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Donald Wants to Restrict Your Freedom of Speech


Our president-elect has promised to “open up our libel laws” so that he can sue newspapers (and private individuals) “and win lots of money.”  He has infamously been involved in over 4,000 lawsuits and has filed seven “libel” suits, all but one of which he has lost (the one suit he lost was by default when the private person’s lawyer didn’t show up for an arbitration hearing.)

The implications of Donald’s promises are chilling but his chances of changing libel law are slim.  Fortunately, libel is not a liberal-conservative dissension area, and the courts have been very clear about their opinions in this regard.  There is an article that details Donald’s failures in lawsuits over negative statements about him in the Media Law Resource Center, titled “Donald J. Trump is a Libel Bully but Also a Libel Loser

The article makes clear, following opinions by judges dismissing Donald’s lawsuits,

…opinions expressed in the form of “rhetorical hyperbole,” “rigorous epithets,” and “the most pejorative of terms” are protected from liability, so long as the opinions do not veer to into factual accusations, such as accusing someone of a crime, unethical conduct, or the lack of professional integrity in a manner that would be proved true or false.

Donald even filed a lawsuit against the comedian Bill Maher in California after Maher promised to donate $5 million to a charity of Donald’s choice if he would produce a birth certificate proving that he was not the offspring of an orangutan.  When Bill failed to donate the money after Donald produced a birth certificate, Donald’s lawyers sued.  They quickly withdrew their suit when they discovered that California has a law called an anti-SLAPP statute (SLAPP=Strategic Lawsuits Against Public Participation) that awards lawyer’s fees to the defendant in any lawsuit that is determined to be intended to silence public criticism of malefactors:

It was obvious to media lawyers that Maher could seek a quick dismissal under the U.S. Supreme Court decision Hustler, which held that statements about a public figure reasonably understood to be a caricature, parody, or satire – a joke – are not actionable under any theory of liability claiming a falsehood.[66]

Maher also had a very good chance of winning an anti-SLAPP motion under California’s anti-SLAPP statute. Although Trump’s lawsuit against Maher was labeled a “breach of contract” lawsuit, Trump’s lawsuit targeted Maher’s speech about a matter of public concern – Maher’s critique of Trump’s “racist,” anti-Obama birther campaign while Trump explored a presidential bid [67] As it turns out, Trump’s birther campaign likely helped catapult Trump to the GOP presidential nomination three years later.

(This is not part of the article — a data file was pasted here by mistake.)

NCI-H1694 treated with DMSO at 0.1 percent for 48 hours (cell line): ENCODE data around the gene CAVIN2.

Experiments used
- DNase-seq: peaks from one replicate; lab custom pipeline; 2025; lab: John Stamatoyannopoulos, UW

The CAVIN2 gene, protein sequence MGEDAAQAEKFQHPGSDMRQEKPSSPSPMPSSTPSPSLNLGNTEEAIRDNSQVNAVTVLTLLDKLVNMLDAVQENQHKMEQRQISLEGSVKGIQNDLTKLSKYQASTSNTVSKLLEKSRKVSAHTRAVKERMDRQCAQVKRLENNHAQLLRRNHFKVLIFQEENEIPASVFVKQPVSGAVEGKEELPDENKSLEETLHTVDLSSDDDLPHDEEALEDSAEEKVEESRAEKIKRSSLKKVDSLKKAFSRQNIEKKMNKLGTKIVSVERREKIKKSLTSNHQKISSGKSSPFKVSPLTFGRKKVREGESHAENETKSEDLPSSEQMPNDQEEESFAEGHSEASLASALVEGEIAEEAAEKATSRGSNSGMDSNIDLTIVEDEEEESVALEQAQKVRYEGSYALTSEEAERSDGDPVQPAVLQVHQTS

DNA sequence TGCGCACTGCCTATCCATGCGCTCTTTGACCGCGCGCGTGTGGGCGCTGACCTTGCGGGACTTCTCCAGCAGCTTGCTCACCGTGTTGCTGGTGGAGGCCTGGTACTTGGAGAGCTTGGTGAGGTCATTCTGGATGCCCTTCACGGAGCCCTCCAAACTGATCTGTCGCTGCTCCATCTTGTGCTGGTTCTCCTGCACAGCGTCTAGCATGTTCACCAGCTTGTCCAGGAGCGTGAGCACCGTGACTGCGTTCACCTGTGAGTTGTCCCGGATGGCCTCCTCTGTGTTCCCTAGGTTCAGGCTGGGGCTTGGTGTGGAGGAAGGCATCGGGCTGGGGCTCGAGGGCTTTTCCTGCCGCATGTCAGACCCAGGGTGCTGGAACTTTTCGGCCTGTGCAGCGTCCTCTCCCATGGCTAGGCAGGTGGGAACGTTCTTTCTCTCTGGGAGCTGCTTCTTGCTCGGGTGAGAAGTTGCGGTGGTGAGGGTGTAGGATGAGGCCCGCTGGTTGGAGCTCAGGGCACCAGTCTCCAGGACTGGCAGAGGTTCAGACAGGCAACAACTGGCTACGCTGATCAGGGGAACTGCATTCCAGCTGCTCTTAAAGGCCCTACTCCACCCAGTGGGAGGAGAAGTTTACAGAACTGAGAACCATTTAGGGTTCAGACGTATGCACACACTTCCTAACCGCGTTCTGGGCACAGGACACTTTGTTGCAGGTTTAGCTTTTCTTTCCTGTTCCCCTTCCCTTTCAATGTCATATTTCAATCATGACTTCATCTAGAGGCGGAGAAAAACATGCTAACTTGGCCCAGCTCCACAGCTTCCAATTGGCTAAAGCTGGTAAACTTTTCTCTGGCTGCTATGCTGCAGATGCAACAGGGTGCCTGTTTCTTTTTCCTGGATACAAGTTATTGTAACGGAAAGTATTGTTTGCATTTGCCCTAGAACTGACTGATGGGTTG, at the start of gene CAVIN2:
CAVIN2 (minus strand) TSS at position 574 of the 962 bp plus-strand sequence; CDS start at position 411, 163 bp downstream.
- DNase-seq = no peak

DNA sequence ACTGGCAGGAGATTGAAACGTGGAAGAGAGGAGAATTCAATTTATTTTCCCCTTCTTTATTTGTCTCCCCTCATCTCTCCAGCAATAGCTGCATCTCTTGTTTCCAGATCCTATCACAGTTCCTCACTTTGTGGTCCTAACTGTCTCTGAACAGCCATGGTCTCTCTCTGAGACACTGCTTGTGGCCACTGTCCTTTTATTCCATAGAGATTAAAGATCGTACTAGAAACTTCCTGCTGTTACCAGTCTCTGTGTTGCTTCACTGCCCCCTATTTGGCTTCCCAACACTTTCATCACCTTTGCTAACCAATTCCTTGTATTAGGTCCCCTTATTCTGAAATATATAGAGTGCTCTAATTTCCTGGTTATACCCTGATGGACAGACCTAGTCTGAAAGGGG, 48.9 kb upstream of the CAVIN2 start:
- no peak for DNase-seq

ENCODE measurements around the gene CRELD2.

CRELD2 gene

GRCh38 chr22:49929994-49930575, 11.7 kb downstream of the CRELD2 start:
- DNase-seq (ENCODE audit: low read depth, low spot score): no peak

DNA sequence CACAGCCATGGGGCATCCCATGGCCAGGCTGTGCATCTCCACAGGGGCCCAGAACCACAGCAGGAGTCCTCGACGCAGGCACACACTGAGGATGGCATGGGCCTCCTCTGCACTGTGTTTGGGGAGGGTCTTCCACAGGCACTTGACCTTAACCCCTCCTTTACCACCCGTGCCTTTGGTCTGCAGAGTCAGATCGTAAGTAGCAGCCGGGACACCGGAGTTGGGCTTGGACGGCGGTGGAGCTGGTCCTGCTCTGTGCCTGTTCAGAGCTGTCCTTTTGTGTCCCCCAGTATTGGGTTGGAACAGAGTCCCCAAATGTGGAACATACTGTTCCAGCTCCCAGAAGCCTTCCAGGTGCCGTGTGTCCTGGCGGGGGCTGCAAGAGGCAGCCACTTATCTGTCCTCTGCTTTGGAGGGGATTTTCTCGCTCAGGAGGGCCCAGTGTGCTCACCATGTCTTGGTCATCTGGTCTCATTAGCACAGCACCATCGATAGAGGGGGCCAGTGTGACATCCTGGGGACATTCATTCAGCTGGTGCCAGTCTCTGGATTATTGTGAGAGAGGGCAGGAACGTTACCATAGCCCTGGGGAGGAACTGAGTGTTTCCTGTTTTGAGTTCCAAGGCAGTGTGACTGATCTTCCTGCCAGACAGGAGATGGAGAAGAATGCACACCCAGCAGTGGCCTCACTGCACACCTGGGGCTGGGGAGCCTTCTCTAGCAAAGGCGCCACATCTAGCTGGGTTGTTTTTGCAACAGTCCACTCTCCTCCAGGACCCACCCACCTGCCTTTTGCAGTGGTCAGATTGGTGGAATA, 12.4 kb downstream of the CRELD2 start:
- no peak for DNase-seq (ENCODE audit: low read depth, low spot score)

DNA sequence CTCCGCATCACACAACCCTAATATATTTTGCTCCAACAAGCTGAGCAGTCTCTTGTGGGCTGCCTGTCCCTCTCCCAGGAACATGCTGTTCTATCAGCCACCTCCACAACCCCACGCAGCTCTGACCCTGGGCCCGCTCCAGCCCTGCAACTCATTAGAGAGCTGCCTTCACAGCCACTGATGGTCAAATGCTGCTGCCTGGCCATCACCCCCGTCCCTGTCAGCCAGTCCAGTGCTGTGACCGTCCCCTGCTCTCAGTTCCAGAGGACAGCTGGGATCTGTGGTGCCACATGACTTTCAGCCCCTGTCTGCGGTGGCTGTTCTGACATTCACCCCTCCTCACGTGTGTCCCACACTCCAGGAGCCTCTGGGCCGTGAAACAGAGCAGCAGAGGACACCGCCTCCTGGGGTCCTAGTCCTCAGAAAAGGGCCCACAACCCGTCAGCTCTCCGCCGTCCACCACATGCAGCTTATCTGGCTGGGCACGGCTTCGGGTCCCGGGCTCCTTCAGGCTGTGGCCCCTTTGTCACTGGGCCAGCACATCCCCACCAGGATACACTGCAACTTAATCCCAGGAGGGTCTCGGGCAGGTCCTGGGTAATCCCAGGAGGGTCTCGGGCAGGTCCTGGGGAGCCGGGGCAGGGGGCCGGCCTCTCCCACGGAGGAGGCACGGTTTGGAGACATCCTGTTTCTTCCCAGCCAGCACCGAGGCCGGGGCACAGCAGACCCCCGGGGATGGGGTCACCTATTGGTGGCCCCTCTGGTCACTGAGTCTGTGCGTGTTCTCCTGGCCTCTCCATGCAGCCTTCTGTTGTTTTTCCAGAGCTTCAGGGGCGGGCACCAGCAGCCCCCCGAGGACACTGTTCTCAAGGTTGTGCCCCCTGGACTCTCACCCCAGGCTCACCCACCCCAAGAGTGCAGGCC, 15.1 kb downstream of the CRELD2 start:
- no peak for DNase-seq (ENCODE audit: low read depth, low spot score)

The California law (also passed in a few other states in different forms) gives relief against Donald’s tactic of suing people in order to cause them grief and great expense rather than to actually win.  This tactic, forcing people to hire lawyers to defend against groundless suits that have no chance of actually succeeding, is more dangerous in these cases than any legal risk because there is always a risk that, if you don’t appear in court to defend yourself, your opponent may win by default.

One of Donald’s victims discovered this when she was sued for declaring that the Miss Universe contest was rigged.  Her lawyer was incompetent and not licensed to practice law in the jurisdiction in which Donald brought arbitration claims against her.  The judge in the case, clearly biased in Donald’s favor, awarded him $5 million.  Fortunately, although she never paid any money, Donald’s lawyer declared the judgement satisfied.  This case is also detailed in the article cited above.

There is a risk, however small, that Donald will force changes in libel law or otherwise abridge our freedoms of speech because he appears not to understand our fundamental constitutional rights.  Nor does he comprehend, despite the experience of having brought numerous lawsuits, the details of our libel laws.  This is our greatest risk– that an ignoramus will destroy our basic rights because they don’t fit his narcissistic notions.

4 Comments leave one →
  1. Robin Smollar permalink
    2016-11-16 12:29

    Thanks for sharing this.

    On Nov 16, 2016 3:10 PM, “Conrad Theodore Seitz” wrote:

    > conrad seitz posted: “Our president-elect has promised to “open up our > libel laws” so that he can sue newspapers (and private individuals) “and > win lots of money.” He has infamously been involved in over 4,000 lawsuits > and has filed seven “libel” suits, all but one of which h” >


    • 2016-11-16 16:27

      Thanks for reading. Sometimes I wonder if anybody reads this stuff, but then I realize somebody must. He hasn’t sued me yet.


  2. Robin Smollar permalink
    2017-08-31 13:43

    As I watched this video I just kept saying Wow, Wow, Wow!!!

    Liked by 1 person

  3. jwdevita permalink
    2017-09-03 05:02


    Sent from my Verizon, Samsung Galaxy smartphone

    Liked by 1 person

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